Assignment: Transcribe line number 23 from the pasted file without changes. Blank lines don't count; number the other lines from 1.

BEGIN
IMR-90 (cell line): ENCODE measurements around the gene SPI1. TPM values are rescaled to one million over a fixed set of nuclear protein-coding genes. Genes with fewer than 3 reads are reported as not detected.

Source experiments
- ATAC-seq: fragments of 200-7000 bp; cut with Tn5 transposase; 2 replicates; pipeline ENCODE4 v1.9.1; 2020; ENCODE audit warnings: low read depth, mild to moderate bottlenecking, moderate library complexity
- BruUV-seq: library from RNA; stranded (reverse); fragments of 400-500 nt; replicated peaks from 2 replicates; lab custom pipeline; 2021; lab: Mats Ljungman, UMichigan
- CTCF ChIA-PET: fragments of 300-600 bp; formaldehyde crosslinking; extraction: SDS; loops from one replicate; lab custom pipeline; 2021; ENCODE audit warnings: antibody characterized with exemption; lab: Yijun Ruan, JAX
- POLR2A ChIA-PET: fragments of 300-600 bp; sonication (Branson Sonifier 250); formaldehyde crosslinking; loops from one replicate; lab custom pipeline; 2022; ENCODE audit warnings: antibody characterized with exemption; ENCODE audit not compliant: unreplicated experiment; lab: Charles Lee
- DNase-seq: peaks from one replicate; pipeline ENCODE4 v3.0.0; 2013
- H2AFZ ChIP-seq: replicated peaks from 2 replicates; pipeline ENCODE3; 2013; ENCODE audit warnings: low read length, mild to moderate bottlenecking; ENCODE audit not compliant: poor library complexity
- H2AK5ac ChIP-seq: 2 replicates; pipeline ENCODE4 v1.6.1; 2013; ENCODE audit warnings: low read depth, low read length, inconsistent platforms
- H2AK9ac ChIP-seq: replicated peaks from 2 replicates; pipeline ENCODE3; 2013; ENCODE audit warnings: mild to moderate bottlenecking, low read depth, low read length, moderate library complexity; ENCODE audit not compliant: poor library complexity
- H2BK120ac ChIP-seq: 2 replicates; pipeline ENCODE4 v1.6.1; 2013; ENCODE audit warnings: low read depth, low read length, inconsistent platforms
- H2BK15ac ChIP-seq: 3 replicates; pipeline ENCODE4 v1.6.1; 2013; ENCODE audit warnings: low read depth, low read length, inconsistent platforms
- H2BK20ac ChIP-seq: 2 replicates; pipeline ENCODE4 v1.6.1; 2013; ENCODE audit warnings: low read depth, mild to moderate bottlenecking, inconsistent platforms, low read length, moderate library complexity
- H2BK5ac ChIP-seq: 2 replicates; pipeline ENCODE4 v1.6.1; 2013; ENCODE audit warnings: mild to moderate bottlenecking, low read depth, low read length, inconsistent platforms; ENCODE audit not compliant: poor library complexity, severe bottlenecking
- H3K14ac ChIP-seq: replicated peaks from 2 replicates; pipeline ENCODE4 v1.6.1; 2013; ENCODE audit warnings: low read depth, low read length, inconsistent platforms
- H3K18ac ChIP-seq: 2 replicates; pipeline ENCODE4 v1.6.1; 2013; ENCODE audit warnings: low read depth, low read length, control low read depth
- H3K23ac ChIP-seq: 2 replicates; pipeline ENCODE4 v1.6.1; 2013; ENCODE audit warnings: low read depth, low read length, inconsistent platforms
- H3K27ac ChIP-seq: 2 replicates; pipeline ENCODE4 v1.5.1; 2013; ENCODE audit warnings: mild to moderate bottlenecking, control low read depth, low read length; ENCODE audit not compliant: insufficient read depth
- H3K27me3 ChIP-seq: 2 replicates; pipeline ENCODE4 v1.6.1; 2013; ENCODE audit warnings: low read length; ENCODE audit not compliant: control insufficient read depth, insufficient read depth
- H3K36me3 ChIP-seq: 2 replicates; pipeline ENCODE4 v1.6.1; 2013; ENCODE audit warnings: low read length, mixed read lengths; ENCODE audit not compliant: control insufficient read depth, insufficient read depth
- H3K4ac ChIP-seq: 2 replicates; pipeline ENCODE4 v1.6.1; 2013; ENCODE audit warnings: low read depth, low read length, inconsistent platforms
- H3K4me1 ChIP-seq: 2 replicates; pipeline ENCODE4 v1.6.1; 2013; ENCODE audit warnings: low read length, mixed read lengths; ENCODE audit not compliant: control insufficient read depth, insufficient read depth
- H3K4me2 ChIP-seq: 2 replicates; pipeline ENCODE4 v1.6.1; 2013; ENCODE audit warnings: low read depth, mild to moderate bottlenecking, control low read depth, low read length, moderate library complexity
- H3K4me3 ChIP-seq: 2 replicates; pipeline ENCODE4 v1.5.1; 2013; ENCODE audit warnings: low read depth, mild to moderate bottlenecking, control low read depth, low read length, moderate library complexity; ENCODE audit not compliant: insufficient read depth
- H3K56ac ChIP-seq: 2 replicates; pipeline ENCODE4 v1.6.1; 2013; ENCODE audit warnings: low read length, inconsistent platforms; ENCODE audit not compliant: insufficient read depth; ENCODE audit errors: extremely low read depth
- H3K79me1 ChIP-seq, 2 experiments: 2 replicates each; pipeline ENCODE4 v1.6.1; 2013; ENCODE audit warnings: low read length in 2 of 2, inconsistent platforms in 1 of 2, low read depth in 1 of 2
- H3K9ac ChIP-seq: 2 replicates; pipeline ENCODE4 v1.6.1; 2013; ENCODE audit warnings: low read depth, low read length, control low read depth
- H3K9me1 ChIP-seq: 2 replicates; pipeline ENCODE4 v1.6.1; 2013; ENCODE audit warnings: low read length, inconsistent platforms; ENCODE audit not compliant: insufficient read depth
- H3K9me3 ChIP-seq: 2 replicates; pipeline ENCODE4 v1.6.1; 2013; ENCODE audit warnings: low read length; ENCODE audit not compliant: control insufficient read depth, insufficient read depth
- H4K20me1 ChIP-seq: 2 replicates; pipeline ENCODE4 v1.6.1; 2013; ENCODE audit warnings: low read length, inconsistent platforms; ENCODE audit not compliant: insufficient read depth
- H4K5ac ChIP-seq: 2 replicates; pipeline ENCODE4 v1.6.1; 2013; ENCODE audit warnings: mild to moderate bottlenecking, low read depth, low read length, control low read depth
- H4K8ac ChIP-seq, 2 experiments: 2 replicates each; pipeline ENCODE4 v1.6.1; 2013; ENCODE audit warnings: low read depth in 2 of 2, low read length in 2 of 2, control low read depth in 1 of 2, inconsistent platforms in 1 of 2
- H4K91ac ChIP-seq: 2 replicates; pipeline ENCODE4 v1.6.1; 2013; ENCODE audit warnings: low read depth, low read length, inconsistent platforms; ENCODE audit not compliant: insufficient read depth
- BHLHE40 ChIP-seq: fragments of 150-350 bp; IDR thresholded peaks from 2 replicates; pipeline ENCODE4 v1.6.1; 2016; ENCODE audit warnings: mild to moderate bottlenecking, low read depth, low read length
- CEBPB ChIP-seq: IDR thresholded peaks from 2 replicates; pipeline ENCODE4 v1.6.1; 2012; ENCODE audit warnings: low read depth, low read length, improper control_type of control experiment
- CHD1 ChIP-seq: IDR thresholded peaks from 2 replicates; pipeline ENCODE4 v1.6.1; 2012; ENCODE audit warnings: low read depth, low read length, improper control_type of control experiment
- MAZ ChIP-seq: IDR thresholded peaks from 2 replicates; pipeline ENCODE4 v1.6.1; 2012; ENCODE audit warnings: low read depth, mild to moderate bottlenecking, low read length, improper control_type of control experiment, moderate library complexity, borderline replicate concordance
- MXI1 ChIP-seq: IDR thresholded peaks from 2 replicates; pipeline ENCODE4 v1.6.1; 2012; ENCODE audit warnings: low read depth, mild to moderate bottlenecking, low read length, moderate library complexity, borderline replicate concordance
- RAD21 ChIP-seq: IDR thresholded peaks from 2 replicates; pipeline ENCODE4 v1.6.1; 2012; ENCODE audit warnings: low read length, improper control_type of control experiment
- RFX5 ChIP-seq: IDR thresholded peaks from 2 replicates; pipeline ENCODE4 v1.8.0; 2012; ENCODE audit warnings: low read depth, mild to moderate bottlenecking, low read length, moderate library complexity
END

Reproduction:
- H3K4me2 ChIP-seq: 2 replicates; pipeline ENCODE4 v1.6.1; 2013; ENCODE audit warnings: low read depth, mild to moderate bottlenecking, control low read depth, low read length, moderate library complexity